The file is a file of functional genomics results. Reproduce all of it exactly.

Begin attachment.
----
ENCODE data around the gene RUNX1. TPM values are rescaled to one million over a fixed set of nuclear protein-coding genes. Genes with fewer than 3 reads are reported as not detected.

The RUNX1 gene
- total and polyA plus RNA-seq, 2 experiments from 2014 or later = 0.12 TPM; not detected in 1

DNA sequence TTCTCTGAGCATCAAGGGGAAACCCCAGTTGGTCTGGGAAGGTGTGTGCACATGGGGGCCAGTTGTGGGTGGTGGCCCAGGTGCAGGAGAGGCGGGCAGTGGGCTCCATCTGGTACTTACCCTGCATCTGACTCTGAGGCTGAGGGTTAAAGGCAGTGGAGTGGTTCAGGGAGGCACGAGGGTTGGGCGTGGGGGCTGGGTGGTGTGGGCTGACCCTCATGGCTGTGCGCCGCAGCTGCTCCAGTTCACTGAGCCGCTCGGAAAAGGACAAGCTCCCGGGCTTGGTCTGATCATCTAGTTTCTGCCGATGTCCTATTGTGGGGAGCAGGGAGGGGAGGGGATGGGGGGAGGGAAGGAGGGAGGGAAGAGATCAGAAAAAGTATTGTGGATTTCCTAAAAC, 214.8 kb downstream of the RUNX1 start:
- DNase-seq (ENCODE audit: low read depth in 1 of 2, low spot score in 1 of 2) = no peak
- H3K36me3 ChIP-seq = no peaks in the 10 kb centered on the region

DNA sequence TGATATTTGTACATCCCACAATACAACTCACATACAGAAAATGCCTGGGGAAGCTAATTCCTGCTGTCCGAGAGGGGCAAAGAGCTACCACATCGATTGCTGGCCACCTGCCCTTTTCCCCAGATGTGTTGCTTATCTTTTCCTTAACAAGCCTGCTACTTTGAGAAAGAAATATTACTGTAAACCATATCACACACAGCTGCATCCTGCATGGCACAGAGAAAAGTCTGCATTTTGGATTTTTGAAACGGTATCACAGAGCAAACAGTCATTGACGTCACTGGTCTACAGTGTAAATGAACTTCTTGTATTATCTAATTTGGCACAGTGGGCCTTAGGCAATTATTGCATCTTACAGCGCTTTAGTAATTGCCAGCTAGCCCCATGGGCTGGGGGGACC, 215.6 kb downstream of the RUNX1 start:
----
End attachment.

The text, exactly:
ENCODE data around the gene RUNX1. TPM values are rescaled to one million over a fixed set of nuclear protein-coding genes. Genes with fewer than 3 reads are reported as not detected.

The RUNX1 gene
- total and polyA plus RNA-seq, 2 experiments from 2014 or later = 0.12 TPM; not detected in 1

DNA sequence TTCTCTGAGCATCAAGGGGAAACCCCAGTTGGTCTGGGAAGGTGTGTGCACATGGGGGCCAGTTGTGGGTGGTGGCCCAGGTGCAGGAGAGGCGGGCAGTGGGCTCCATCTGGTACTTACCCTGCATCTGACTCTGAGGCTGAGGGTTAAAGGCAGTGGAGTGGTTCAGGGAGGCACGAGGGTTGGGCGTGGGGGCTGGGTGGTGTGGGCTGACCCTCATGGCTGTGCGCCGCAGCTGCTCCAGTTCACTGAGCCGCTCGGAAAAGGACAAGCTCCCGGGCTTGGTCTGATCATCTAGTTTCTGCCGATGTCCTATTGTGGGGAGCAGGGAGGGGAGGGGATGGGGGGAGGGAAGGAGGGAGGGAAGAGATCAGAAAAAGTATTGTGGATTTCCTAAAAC, 214.8 kb downstream of the RUNX1 start:
- DNase-seq (ENCODE audit: low read depth in 1 of 2, low spot score in 1 of 2) = no peak
- H3K36me3 ChIP-seq = no peaks in the 10 kb centered on the region

DNA sequence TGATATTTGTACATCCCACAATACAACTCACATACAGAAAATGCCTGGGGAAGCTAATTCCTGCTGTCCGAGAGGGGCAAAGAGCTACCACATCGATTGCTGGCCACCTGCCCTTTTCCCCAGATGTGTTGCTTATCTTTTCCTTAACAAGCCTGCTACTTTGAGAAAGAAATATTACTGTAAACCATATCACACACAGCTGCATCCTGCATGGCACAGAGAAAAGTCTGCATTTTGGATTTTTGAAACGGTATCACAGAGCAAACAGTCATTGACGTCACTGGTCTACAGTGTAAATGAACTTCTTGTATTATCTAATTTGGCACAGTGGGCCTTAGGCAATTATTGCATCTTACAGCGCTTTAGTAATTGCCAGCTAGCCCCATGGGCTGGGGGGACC, 215.6 kb downstream of the RUNX1 start: